The Mask That Proves ‘Money Never Sleepz’
Babson College alum Greg Gonzalez has put a literal spin on Snoop Dogg’s classic ’90s lyrics, “My mind on my money and my money on my mind.”
Gonzalez is the founder of Money Never Sleepz, a company creating novelty sleep masks filled with shredded U.S. cash.
“I was always trying to think of the next million-dollar idea,” says the self-described hustler, who started selling candy bars on the bus in elementary school and knocked down doors in his neighborhood during the holidays hawking wrapping paper. “My friend started saying, ‘You’re always talking about money. You probably think about money in your sleep.’”
His response? “Money never sleeps.”
Gonzalez decided to cash in on his ah-ha moment after discovering the U.S. Department of Treasury sells five-pound bags of shredded currency, destroyed if found imperfect during the printing process. The only issue was that five pounds wasn’t enough.
After six months of back and forth with the Federal Reserve Bank of Boston, Gonzalez walked out with two clear trash bags of shredded money, totaling roughly $100,000. The then college freshman transported it back to Babson the only way he knew how: the MBTA.
He’s been receiving curious looks for his Money Mask ever since.
“It’s a gag gift that has functionality behind it,” Gonzalez says. “People will buy it because they think it’s funny. One woman told me, ‘My husband loves sleeping masks and wears them when he travels; he’ll get a kick out of this one.’”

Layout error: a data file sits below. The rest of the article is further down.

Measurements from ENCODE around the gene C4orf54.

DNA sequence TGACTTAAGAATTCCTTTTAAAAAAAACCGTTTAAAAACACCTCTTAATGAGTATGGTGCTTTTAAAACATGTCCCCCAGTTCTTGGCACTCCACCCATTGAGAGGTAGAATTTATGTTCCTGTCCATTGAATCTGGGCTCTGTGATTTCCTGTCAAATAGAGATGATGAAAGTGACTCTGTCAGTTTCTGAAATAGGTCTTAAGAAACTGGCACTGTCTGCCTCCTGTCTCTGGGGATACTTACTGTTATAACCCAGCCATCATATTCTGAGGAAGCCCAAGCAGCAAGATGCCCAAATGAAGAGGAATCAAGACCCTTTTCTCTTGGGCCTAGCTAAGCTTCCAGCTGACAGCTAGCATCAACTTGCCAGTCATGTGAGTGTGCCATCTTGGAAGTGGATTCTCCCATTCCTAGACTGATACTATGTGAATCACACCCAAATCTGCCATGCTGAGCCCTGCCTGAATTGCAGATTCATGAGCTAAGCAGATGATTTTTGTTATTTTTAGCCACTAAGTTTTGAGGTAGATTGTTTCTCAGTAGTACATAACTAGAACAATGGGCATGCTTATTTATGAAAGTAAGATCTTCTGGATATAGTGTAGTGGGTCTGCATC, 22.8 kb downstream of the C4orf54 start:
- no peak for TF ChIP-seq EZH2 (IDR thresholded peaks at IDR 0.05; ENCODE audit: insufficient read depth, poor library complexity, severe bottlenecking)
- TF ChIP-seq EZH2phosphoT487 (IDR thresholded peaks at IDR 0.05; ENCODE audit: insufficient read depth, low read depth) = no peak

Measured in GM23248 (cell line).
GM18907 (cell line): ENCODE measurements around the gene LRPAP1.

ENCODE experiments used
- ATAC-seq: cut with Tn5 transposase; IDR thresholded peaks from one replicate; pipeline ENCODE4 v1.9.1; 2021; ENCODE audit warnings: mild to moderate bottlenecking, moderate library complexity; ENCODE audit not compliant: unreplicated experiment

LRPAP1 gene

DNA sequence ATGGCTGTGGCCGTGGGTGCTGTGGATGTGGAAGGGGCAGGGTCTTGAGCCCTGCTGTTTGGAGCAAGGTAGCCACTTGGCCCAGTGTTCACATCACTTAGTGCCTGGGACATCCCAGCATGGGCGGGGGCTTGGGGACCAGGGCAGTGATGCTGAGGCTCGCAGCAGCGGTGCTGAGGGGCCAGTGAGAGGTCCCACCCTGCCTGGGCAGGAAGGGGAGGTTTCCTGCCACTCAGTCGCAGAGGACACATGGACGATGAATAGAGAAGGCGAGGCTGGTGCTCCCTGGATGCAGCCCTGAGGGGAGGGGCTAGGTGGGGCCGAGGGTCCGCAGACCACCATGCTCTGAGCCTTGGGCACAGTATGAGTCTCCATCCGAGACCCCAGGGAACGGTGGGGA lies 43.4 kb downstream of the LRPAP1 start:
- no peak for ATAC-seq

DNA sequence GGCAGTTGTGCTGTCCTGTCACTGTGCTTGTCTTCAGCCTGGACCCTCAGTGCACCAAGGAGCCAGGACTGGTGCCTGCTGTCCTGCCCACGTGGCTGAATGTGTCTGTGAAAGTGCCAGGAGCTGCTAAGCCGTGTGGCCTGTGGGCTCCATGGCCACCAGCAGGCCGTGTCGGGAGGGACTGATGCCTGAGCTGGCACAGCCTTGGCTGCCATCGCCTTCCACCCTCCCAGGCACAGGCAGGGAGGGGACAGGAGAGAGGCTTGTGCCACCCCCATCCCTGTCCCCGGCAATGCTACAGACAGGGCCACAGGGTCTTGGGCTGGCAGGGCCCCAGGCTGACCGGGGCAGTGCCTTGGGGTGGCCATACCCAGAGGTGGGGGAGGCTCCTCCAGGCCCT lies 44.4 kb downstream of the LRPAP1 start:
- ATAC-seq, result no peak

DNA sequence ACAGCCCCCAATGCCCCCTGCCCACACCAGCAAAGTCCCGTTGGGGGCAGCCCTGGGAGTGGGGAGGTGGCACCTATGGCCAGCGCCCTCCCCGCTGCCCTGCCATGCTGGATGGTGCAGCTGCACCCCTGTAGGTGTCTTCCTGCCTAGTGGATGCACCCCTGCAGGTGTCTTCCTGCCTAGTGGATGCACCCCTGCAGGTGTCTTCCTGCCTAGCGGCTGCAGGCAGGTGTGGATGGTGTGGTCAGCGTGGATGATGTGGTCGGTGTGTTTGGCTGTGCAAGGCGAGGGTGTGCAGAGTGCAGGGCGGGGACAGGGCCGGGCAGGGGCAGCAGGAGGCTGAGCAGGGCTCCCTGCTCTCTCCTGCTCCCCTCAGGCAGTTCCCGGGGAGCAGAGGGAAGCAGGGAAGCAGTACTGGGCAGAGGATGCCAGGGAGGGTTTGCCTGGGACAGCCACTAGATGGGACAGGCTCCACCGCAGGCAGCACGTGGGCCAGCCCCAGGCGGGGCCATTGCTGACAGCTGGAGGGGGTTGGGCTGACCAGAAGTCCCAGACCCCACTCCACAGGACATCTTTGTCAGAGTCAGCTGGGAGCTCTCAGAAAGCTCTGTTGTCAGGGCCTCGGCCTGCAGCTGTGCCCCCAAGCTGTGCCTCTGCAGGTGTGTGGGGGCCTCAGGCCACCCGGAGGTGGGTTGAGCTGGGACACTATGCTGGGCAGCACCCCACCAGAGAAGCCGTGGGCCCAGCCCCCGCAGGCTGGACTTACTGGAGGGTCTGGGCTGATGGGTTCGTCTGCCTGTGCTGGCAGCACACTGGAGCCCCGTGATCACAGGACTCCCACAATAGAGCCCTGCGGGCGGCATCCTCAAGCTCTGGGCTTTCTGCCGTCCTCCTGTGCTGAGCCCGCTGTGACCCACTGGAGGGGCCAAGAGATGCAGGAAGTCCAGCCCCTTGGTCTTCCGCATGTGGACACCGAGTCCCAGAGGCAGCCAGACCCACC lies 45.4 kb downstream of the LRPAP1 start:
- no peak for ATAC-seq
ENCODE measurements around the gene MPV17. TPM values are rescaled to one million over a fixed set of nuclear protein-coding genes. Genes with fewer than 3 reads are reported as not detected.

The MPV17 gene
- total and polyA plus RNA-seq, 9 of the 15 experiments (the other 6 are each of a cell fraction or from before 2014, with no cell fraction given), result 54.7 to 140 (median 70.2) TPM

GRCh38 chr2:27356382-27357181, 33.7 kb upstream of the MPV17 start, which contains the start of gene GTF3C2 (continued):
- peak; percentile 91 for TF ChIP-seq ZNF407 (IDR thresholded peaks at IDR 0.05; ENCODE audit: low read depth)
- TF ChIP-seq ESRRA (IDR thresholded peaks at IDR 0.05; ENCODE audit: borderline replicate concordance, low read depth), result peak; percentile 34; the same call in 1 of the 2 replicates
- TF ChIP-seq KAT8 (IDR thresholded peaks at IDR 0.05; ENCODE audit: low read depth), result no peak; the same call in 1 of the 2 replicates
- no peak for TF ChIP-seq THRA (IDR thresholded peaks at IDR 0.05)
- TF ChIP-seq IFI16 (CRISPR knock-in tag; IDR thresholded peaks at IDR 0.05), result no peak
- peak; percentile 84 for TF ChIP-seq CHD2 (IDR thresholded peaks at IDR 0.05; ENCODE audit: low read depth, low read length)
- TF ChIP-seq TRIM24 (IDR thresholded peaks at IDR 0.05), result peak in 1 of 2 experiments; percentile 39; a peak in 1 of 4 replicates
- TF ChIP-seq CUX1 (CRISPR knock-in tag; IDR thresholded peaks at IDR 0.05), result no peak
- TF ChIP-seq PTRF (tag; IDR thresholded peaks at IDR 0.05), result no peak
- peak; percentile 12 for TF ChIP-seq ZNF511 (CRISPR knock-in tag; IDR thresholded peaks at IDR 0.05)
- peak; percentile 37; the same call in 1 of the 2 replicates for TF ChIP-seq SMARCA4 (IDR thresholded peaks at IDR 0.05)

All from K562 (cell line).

But to Gonzalez, who spends his days working at a New York software startup in the commercial real estate space, the product also represents his personality. “I consider myself a pretty funny, clever kind of guy,” he adds, noting he often hears his peers say, “If there was anyone to create this, it would be you.”
Gonzalez cold-emailed several suppliers before finding a manufacturer to create a prototype of his mask. He packed the prototypes in his dorm room, but soon lost a retail distribution deal because of incorrect barcodes on his packaging.
With 400 masks stashed in a rolling suitcase, however, he traveled to New York City to see if souvenir stores would be willing to sell his product. At one store, a customer approached him at the cash register and asked to buy a Money Mask on the spot.
“That was my first official sale,” Gonzalez says. “I was basically taking my suitcase and going store to store.”
Nearly 10 stores started selling the Money Mask, which comes in “Original,” featuring only dollar signs, or with “New York” on the front, the words designed out of skyscrapers. An Original costs $8.99, while the NYC Money Mask costs $9.99; each can now be purchased online.
Gonzalez’s goal is to sell 2,000 masks during the upcoming holiday season and, if successful, plans to branch out into other city-specific masks, Boston included. From there, he could be launching “Money Hats,” which are—surprise—hats filled with shredded money. Gonzalez is currently “looking at some licensing deals with hat manufacturers,” and is convinced the Money Hat will be “a lot more functional” and an accessory people will wear more often.
“My vision is to really create an experience that, from packaging to the product itself, will make people smile and laugh,” Gonzalez says. “I’ve made so many mistakes, but I’m happy when I look back on how far along I’ve come. I’ve learned so much.”
That’s what you get for sleeping with money on your mind.